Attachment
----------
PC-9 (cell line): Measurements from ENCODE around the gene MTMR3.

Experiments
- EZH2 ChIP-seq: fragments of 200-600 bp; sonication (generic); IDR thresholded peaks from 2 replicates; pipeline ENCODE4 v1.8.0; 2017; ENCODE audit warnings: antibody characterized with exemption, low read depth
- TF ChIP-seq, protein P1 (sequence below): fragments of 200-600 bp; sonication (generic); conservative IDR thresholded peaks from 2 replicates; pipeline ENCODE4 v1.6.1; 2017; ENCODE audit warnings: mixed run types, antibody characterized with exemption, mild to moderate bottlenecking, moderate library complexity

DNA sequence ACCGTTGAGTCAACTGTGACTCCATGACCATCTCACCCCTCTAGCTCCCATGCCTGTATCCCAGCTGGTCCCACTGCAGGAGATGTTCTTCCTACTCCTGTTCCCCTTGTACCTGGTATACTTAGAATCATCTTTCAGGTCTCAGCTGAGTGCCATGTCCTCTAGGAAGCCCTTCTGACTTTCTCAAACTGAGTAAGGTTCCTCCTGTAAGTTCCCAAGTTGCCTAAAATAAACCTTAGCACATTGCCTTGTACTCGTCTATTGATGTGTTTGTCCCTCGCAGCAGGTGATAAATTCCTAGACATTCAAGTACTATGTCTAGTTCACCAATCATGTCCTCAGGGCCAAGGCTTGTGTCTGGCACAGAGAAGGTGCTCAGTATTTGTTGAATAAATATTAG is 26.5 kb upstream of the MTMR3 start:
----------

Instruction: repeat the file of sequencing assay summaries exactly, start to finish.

PC-9 (cell line): Measurements from ENCODE around the gene MTMR3.

Experiments
- EZH2 ChIP-seq: fragments of 200-600 bp; sonication (generic); IDR thresholded peaks from 2 replicates; pipeline ENCODE4 v1.8.0; 2017; ENCODE audit warnings: antibody characterized with exemption, low read depth
- TF ChIP-seq, protein P1 (sequence below): fragments of 200-600 bp; sonication (generic); conservative IDR thresholded peaks from 2 replicates; pipeline ENCODE4 v1.6.1; 2017; ENCODE audit warnings: mixed run types, antibody characterized with exemption, mild to moderate bottlenecking, moderate library complexity

DNA sequence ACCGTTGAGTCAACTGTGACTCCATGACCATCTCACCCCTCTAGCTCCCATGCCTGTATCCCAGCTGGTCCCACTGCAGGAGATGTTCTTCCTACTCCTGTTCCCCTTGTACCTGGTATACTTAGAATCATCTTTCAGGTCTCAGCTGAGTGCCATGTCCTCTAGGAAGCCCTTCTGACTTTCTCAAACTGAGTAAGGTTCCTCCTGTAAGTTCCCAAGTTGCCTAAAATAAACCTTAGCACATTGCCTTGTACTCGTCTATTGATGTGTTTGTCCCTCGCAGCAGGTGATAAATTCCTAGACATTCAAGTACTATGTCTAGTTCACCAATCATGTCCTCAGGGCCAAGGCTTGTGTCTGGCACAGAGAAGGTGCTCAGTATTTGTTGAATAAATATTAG is 26.5 kb upstream of the MTMR3 start: